I’ll start with a single view application, delete the ViewController class and start fresh with a UICollectionViewController. Next I’ll add a custom class for the UICollectionViewController and UICollectionViewCell and then we’ll hook it up in the storyboard.

    By the end we’ll have a simple Collection View App which allows multiple selections. I’m going to use this project to build on with other features in the future.

    Custom CollectionViewController Class

    The template provides a few good starting points, but they need to be changed to work. First there’s the cell’s reuse identifier, conveniently added as a static at the top of the implementation file. It’s there so we only need to change this once in the file. Replace it with your own, and remember to make the same change in the storyboard:

    static NSString * const reuseIdentifier = @"Cell";
    

    Screen Shot 2015-02-03 at 11.11.03

    Next up is the viewDidLoad method. To make dequeuing cells easier, Apple have provided a registerClass method. If you don’t add your custom cell here, nothing will appear when you run the app. I found that simply commenting out the line works just as well.

    The reason they provide this is so that the dequeueCellWithIdendifier method knows which custom cell class to instantiate (prior to iOS 6 it returned nil, but that check is no longer necessary).

    I’m also adding multiple selections here, something that cannot be done in the storyboard.

    - (void)viewDidLoad {
    
        [super viewDidLoad];
        
        // EVIL: Register your own cell class (or comment this out)
        [self.collectionView registerClass:[YourCustomCell class] forCellWithReuseIdentifier:reuseIdentifier];
        
        // allow multiple selections
        self.collectionView.allowsMultipleSelection = YES;
        self.collectionView.allowsSelection = YES;
        
    }
    

    UICollectionViewDataSource

    Much like with UITableViews, we need to provide the number of sections, as well as the number of items in each section:

    - (NSInteger)numberOfSectionsInCollectionView:(UICollectionView *)collectionView {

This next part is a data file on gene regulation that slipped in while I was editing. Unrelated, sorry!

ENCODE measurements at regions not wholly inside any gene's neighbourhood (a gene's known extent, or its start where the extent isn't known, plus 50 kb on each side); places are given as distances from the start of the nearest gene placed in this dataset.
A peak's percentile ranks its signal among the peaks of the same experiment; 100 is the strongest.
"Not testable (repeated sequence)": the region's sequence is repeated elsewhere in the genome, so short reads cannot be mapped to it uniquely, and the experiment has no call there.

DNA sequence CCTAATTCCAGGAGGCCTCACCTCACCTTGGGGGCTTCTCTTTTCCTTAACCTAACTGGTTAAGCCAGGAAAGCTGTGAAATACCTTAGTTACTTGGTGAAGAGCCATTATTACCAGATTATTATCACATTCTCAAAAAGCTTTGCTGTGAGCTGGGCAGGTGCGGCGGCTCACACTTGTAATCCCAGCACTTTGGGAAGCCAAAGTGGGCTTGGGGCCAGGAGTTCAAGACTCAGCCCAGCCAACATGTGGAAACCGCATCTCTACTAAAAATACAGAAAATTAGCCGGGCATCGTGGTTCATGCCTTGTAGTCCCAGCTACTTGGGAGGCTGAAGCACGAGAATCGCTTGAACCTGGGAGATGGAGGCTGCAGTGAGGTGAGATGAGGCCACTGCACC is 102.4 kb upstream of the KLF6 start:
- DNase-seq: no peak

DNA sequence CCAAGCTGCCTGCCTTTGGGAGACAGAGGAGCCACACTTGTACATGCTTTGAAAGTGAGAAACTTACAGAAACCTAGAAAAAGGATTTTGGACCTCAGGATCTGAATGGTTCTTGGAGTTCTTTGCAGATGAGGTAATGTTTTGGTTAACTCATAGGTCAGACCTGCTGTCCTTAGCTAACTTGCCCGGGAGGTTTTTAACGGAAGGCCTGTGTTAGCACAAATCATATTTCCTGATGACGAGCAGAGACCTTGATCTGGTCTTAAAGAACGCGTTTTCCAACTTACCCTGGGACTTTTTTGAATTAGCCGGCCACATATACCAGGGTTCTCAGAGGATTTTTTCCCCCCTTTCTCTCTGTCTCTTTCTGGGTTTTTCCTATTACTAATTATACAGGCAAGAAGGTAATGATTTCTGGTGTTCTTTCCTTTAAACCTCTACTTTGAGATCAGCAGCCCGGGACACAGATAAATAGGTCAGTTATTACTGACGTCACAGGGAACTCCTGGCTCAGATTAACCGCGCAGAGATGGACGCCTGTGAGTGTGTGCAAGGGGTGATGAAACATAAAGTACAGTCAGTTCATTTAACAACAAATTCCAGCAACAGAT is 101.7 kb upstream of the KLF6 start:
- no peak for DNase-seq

return 1;
    }
    
    
    - (NSInteger)collectionView:(UICollectionView *)collectionView numberOfItemsInSection:(NSInteger)section {
    
        return self.cellData.count;
    }
    

    If you don’t provide the sections method, it is assumed that you have one section. Usually we’d have some data and would return a count of how many items we have rather than fixed values here.

    We also need to provide what’s in each cell. Here we can add data to labels, populate UIImageViews and many other things our collection view cells may need:

    - (UICollectionViewCell *)collectionView:(UICollectionView *)collectionView cellForItemAtIndexPath:(NSIndexPath *)indexPath {
        
        MyCell *cell = [collectionView dequeueReusableCellWithReuseIdentifier:reuseIdentifier forIndexPath:indexPath];
        cell.textLabel.text = [self.cellData objectAtIndex:indexPath.row];
    
        return cell;
    }
    

    UICollectionViewCell

    With UITableViews there were four styles of table cells we could choose from out of the box. A collection view cell on the other hand is completely blank, and we’re expected to provide everything¬†inside it. This means we need a custom UICollectionViewCell class for our project.

    Anything we drag into the prototype cell in the storyboard can be hooked up to that custom class and the configured in the above cellForItemAtIndexPath method. Make sure any outlets are defined in the cell’s header file.

    Cell Selections

    Collection view cells have several views layered on top of each other. At the bottom is the backgroundView and the selectedBackgroundView. These are not configured by default, but if we add our own views here, the cell knows how display selections.

    Above the background/selectedBackgroundView is the contentView, and on top of the contentView is where we can add out own outlets (like labels and images). If we leave the contentView’s background colour transparent, the views underneath will be visible, and hence selections are visible too.

    Here’s how to configure our custom cell with two colours for selection and deselection. I’m doing this in awakeFromNib, which is called as soon as our cell is instantiated:

    - (void)awakeFromNib {
        
        // standard background (deselected)
        UIView *bgView = [[UIView alloc]initWithFrame:self.bounds];